92 Slices
Medium 9781574414516

China

Georgia Kemp Caraway University of North Texas Press PDF

China

31

• This method of cleaning collectible china (Flow Blue,

Ironstone, Harker Cameo, etc.) has been tested by experts and proven effective. This method will remove brown spots and lighten the effects from crazing.

Clear hydrogen peroxide, 30 or 40 percent volume, may be safely used to clean your china pieces. This solution can be obtained at your local beauty supply dealer. If they do not stock clear hydrogen peroxide in these percentages, ask them to order it. Never use hydrogen peroxide over 40 percent. It is too strong.

Work in a well-ventilated area, and do not breathe the fumes. Do not expose your skin or eyes to the peroxide.

Wear rubber gloves, as the hydrogen peroxide can burn your skin.

Pour the peroxide into an airtight, plastic container that has a sealable cover. Hydrogen peroxide is combustible. Do not place the container near a heater or an open flame.

Submerge your china in the solution and seal the cover.

Check the container every few days by carefully opening the lid. You will notice that the discoloration has begun to disappear. Very dirty pieces may take one and a half weeks of soaking.

See All Chapters
Medium 9781574411638

Absterdam

Jack Bell University of North Texas Press PDF

Absterdam

John Absterdam patented a number of projectile designs in 1862 and 1864. The Union

Army Absterdam shells were made in the 3-inch and 4.5-inch calibers. Two of these 4.5inch designs are included in the book, having been used in the 1864-65 RichmondPetersburg siege.

There are three designs of Absterdam projectiles: Type 1 has a lead cup sabot and two lead bourrelets; Type 2 has a lead cup sabot and one (upper) lead bourrelet; and Type 3 has a brass ring sabot with no bourrrelets. A hybrid Type 2/3 is documented in this book, with a brass ring sabot and one upper lead bourrelet.

Absterdam had contracts with at least three foundries in addition to his own foundry to manufacture his projectiles: Dickson & Zane of Philadelphia; Chase, Sharp & Thompson of Philadelphia; and A.J. Smith.1 The first 3-inch Absterdam shells were ordered by the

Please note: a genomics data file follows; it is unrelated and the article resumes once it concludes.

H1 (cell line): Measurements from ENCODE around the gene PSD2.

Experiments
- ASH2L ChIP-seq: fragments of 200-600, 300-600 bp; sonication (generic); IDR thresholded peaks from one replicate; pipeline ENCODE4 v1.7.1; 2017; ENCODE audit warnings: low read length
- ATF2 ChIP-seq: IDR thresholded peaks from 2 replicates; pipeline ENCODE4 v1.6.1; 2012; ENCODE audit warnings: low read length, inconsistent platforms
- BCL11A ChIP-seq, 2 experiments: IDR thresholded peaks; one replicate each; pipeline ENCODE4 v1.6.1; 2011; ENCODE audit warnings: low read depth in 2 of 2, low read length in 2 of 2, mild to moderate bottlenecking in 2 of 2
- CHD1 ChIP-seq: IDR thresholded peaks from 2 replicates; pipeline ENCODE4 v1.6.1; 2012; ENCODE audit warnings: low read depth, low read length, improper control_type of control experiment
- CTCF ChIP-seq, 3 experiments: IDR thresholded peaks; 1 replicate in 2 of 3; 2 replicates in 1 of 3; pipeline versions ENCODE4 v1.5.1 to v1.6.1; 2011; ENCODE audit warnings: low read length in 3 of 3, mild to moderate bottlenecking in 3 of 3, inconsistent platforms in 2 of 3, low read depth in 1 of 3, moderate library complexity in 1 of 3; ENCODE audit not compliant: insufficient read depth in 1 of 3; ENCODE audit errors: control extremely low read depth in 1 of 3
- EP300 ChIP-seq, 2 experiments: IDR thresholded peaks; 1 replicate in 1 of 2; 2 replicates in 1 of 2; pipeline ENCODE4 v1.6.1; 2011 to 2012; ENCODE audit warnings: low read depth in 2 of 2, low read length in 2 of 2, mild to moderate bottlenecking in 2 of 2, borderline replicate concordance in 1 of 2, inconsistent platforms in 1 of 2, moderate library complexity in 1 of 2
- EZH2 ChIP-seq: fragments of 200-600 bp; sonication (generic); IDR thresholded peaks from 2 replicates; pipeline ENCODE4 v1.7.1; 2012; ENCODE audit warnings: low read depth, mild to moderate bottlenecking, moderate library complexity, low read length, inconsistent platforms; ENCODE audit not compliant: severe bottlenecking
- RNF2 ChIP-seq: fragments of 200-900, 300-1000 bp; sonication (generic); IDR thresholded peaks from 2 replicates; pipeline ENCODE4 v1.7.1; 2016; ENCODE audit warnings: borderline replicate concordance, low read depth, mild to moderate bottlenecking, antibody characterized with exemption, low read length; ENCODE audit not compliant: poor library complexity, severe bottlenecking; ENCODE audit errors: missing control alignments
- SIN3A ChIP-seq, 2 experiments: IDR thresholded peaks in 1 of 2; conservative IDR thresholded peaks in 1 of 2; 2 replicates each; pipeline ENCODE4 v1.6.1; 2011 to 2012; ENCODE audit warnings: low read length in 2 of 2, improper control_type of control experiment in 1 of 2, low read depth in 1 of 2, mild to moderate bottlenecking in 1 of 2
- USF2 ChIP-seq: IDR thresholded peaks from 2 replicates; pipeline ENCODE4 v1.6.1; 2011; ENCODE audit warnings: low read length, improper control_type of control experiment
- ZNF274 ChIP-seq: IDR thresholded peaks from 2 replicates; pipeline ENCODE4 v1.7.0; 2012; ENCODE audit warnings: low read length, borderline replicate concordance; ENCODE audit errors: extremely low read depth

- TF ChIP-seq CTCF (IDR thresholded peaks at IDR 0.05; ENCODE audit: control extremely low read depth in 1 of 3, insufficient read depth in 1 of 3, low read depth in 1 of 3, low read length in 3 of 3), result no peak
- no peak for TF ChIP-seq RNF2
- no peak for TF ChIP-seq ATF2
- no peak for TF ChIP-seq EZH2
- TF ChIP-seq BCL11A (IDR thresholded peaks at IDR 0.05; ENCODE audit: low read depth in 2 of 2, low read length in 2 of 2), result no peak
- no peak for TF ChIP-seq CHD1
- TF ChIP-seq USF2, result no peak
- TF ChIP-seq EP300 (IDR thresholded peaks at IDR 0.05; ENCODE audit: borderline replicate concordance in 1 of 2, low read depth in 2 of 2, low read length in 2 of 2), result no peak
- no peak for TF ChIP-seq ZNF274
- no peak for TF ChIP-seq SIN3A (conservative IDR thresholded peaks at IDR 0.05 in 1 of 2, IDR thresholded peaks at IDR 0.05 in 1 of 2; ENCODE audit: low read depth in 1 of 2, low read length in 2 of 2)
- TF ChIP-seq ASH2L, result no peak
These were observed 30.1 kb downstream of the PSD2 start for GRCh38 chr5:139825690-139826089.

Union Ordnance Department from Chase, Sharp & Thompson on July 28, 1863, and delivered on February 8, 1864.2 The first 4.5-inch Absterdam projectiles were ordered by the Union Ordnance Department through Dickson & Zane on March 17, 1864, and delivered on September 27, 1864.3

See All Chapters
Medium 9781574414516

Vintage Clothing and Textiles

Georgia Kemp Caraway University of North Texas Press PDF

Vintage Clothing and Textiles

125

• Vary the way you fold textiles/clothing.

• Stuff the sleeves of coats, blouses, or dresses with acid•

free tissue in order to prevent creases.

Cover cardboard rolls with polyester or cotton batting and muslin wrapping.

Check storage areas two to three times a year for insects.

Use padded hangers that fit the shoulders of the clothing.

Do not store vintage fabrics in plastic cleaners bags or plastic storage bags. Do not use zip-locked bags for small items. Moisture buildup can cause mold and mildew.

Do not store fabrics that have been starched. They will attract silverfish and other pests.

Sugar was a popular starching material in the old days.

Remove sugar by washing the piece before storing (consult a professional for vintage fabrics). Critters love to munch on sugar-starched textiles.

Do not store or display garments in sunlight. Bright light will fade the colors.

HOW TO PAD HANGERS

• Cut white cotton sheets or muslin into strips.

• Use wooden hangers, if available, because they are stur-

See All Chapters
Medium 9781574414516

Ivory or Bone

Georgia Kemp Caraway University of North Texas Press PDF
Medium 9781574414516

Steel

Georgia Kemp Caraway University of North Texas Press PDF

See All Slices